One is enough,” say the billboards in Peking. To the Chinese, this is the curse hanging over their pride at being the world’s only billion-member nation.

The chapters concerned with “the system” show how the Chinese manage to circumvent it, largely by way of the “back door,” with gifts in hand. Information is a government monopoly but the nine million restricted copies of Reference News, by quoting the foreign press, can “[bounce] signals back to the Chinese people.” The examination system, an ancient Chinese invention, has come back with a vengeance: five million young people may take the nationwide exams, and one of these applicants in twenty may get into college. A college population of two million (not yet attained) would be .2 percent of the population. The highly educated are as tiny an elite as ever. The perquisites of the highly placed are opulent.

The Mathewses show how sensitive the authorities are to dissent. The government needs the intellectuals’ support and will, they believe, have to move carefully when limiting intellectual freedoms. But “The Law” is as Draconian as ever, weeding out malefactors with a bullet in the brain. “The whole province [of Qinghai, northeast of Tibet] is a sort of prison colony.” Penal labor camps give the government, in the Soviet style, “a reliable supply of low-cost labor which can be moved about the country at will.” The new legal system is far from catching up with injustice.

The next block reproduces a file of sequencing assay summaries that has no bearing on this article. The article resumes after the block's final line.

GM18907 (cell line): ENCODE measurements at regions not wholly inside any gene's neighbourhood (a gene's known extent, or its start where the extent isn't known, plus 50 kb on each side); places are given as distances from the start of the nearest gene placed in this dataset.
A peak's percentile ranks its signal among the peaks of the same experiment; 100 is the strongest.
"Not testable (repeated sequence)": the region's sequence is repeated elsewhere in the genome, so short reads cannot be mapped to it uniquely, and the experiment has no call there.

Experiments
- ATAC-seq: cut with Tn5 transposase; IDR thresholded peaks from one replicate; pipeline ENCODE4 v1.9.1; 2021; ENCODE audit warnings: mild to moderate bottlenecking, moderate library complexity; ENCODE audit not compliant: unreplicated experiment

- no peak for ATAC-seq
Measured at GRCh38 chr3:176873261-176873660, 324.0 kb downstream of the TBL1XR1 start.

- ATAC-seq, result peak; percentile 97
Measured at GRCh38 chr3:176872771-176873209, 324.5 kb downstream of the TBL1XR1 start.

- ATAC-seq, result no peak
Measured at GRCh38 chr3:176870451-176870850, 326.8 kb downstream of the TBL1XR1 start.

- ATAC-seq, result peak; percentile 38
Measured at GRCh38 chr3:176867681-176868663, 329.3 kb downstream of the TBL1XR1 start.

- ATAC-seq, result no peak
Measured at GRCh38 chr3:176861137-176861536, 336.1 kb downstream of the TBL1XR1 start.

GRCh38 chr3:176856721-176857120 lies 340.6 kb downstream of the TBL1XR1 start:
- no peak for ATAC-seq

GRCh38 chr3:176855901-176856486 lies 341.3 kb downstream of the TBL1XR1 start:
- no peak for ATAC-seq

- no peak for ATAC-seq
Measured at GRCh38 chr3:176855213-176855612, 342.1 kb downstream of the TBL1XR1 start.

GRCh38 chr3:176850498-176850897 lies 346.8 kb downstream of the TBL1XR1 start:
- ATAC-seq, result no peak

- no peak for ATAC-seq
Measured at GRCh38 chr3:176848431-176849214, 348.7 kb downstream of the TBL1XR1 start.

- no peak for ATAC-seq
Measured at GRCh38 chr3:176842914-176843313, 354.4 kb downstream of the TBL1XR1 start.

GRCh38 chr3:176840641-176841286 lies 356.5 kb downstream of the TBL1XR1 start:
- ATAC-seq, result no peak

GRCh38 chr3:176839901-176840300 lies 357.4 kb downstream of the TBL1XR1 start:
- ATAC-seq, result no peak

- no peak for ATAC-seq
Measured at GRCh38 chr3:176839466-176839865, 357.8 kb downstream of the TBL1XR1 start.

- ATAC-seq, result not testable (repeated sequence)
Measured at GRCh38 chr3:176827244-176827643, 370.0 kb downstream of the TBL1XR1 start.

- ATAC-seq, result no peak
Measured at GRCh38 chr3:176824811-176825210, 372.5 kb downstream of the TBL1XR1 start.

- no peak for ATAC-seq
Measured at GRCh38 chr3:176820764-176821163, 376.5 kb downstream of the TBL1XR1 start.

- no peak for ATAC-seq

The final section, “Escape,” suggests a synthesis: the overcrowding, bureau-cratization, and police dictatorship are moderated not only by the Chinese cuisine, by the theater and graphic arts, by movies, music, and literature, but by “fun and games,” including cricket fighting, gambling, betting, sports, and other diversions. The authors also recount jokes from the fast satiric stage dialogues (xiang-sheng), another Chinese specialty. Three prisoners explain to one another how they got in jail: “I am here because I supported Deng Xiaoping,” says one. “I am here because I opposed Deng Xiaoping,” says the second. Says the third, “I am Deng Xiaoping.”

The Mathewses report “a daily struggle between a popular yearning to grasp material incentives and democracy, and stubborn resistance from an office-holding class stiffened by centuries of experience in holding on to power.” They see the Chinese poised on the “edge of political unrest…collapse… despair…their pride and confidence… at a critical point.” Yet they know how to survive the system. The Chinese “resent—some actively, the majority almost unconsciously—the oppression and inconvenience of their form of government but prefer to finesse it rather than challenge it outright.”

In short, they live with the revived bureaucratic state on their backs. It is sanctioned by the national collective spirit and clamped on by modern technology. In this fix, the Chinese practice what we may call a private mini-individualism that consists of freedom in small things that are beneath collective concern. The Western faith in legally protected public individualism, currently expressed in our concern for human rights, probably appeals to the highly educated Chinese elite more than Christianity ever did. But even they for now have to put the collective national interest ahead of individual rights. As we here try to defend ourselves against the computer, we can feel we have something in common with them.